The primary Task E objective is to predict and quantify the importance of coupled THMC processes relating to the availability of heating, mechanical deformation, and water to flow into heated excavations in bedded salt. Increased brine flow from and through salt occurs due to increased porosity and permeability in the excavation damaged zone around room and borehole excavations (Kuhlman, 2020).
The task begins with historical unheated brine inflow data from boreholes drilled in bedded salt at the Waste Isolation Pilot Plant (WIPP), near Carlsbad New Mexico (USA). The task includes temperature, brine production, tracer transport, and composition data collected at WIPP as part of the ongoing Brine Availability Test in Salt (BATS), see Figure 1 (Kuhlman et al., 2020). In BATS, two similar arrays of horizontal boreholes (heated and unheated) in salt are monitored for temperature, electrical resistivity tomography, fiber-optic distributed strain and temperature, acoustic emissions, liquid brine samples, and cement/salt/brine interactions. Each array has a central borehole where borehole closure is monitored and N2 gas is circulated behind a packer to remove water flowing into the borehole. The gas stream coming off the central borehole is monitored in drift for gas composition; water isotope composition; and humidity, temperature, and pressure.
The focus on brine availability includes estimating two aspects of the salt:
1)The amount, type, and distribution of water in the salt
2)The pathways (i.e., porosity and permeability) that allow the water to flow to the central borehole, and their evolution during the tests.
The task is structured into four steps of increasing complexity and coupling between processes. During all the steps there is an interest in uncertainty quantification and sensitivity analysis. Step 0 begins with benchmark exercises, using unheated historical brine inflow data and heat conduction data from the first phase of the BATS test (January to March 2020; Figure 2). Step 1 increases the complexity of benchmarking, matching numerical models against an analytical solution for flow to a well driven by temperature and pressure gradients. The two-phase flow properties of salt (needed for the next step) are also considered explicitly in step 1. Step 2 then attempts to match numerical models to the possibly two-phase thermal-hydraulic-mechanical response of the BATS system, predicting brine inflow and tracer test data. One of the responses we hope to consider is the significant increase in brine flow at the end of heating (i.e., during cool-down). The final step includes additional advanced chemical process (i.e., cement/salt/brine interactions in seals, water isotopes, and evaporite mineral speciation) coupling or joint inversion of geophysical data (acoustic emissions and electrical resistivity tomography) with the brine production and temperature data.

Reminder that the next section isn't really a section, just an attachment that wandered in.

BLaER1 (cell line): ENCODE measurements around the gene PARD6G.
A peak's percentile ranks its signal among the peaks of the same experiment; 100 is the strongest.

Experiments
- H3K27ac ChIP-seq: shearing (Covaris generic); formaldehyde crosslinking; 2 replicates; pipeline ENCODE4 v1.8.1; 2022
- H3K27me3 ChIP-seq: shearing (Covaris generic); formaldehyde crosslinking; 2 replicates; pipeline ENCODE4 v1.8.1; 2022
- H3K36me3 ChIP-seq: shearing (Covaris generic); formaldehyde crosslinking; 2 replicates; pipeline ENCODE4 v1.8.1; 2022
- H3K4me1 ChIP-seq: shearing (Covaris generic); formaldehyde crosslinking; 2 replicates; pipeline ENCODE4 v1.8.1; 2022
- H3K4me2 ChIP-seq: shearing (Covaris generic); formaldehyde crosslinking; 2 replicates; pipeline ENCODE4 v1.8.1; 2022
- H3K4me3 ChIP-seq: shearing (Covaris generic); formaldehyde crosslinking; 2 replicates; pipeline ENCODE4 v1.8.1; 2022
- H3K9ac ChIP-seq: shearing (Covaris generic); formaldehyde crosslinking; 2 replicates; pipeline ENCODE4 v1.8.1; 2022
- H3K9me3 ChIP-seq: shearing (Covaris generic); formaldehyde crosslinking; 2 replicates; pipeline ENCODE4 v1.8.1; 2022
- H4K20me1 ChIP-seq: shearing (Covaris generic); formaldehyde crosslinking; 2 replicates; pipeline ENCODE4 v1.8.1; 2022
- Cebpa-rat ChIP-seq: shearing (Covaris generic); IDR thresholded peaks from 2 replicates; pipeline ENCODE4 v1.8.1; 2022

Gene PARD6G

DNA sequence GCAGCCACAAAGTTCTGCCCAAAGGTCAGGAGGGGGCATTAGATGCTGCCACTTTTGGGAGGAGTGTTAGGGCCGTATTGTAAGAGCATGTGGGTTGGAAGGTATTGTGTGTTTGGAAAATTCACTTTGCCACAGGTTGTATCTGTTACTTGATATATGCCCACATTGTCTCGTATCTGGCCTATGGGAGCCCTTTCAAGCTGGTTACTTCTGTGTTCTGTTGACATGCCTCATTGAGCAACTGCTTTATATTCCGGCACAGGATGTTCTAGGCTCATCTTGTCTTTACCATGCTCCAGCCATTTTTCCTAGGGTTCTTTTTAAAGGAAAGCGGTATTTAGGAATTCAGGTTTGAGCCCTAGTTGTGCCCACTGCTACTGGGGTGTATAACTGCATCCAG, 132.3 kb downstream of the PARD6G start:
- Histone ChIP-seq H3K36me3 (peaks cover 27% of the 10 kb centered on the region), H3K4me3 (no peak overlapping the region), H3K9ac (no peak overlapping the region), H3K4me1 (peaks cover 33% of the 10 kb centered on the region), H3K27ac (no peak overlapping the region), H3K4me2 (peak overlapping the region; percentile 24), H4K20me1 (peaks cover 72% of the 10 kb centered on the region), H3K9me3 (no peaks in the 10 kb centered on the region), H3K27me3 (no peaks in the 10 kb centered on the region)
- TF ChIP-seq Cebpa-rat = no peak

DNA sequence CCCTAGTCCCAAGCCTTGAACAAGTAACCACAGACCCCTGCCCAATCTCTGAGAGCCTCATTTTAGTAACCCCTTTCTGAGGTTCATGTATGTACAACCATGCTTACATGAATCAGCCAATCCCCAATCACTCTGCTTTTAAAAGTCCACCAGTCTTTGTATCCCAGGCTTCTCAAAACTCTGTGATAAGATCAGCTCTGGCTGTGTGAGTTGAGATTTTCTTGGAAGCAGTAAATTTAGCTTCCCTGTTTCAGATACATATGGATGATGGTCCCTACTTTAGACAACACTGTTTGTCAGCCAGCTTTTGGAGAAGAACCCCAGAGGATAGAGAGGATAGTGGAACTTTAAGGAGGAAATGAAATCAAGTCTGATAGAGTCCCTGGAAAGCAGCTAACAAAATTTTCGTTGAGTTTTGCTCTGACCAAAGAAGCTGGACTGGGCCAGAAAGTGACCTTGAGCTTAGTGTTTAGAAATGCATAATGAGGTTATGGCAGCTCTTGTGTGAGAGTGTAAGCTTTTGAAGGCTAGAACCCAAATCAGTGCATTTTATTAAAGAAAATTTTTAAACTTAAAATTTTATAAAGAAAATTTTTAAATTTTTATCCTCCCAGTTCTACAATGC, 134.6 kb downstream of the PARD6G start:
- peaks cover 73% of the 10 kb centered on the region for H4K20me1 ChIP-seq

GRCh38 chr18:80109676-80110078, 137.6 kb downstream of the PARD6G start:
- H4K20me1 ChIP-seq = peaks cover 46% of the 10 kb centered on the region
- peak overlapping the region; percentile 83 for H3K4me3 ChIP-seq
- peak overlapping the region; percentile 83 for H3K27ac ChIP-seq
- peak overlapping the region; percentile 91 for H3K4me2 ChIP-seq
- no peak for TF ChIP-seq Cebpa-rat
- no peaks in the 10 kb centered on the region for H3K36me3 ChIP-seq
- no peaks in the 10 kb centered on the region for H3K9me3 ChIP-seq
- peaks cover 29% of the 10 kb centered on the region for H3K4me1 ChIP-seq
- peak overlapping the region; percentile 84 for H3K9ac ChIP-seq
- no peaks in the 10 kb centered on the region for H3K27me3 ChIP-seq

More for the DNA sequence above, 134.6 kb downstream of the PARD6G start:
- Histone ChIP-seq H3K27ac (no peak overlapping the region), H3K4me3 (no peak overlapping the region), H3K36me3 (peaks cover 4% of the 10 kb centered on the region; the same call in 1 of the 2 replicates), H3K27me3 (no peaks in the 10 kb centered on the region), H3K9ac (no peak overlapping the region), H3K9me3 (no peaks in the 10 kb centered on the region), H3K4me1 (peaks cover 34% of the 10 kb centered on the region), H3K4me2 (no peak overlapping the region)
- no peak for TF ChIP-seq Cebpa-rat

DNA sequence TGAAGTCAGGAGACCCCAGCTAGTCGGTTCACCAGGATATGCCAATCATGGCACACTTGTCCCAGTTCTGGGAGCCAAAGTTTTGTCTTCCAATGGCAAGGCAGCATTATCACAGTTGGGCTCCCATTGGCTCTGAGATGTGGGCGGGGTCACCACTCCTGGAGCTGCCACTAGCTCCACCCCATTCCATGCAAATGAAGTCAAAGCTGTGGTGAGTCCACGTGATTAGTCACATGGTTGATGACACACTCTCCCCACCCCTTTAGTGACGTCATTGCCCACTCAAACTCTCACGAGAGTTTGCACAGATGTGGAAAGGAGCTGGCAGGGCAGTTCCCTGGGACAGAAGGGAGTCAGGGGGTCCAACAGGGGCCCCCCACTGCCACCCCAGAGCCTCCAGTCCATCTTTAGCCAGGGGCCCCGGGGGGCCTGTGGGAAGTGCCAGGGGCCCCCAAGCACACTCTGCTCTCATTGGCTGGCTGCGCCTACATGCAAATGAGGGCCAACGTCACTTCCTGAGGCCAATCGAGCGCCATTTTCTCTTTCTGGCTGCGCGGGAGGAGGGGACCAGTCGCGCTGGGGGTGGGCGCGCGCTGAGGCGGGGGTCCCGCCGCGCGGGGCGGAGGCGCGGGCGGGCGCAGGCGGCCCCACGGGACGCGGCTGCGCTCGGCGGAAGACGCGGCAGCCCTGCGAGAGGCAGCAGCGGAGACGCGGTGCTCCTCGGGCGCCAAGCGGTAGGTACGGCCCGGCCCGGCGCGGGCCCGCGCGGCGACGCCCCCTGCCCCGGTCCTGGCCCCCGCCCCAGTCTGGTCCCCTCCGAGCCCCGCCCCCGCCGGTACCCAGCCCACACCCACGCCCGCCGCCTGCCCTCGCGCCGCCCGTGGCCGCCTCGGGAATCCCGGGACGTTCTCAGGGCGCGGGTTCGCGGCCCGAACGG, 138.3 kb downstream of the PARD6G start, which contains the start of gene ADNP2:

Task E has participation from a US team (comprised of members form SNL, LANL, and LBNL), a German team (comprised of members from BGR and GRS), a Dutch team (COVRA), and a UK team (comprised of members from RWM and Quintessa).
For further information, please contact the task leader, Kristopher L. Kuhlman.
Sandia National Laboratories is a multimission laboratory managed and operated by National Technology & Engineering Solutions of Sandia, LLC, a wholly owned subsidiary of Honeywell International Inc., for the U.S. Department of Energy’s National Nuclear Security Administration under contract DE-NA0003525. This is SAND2020-8776 O.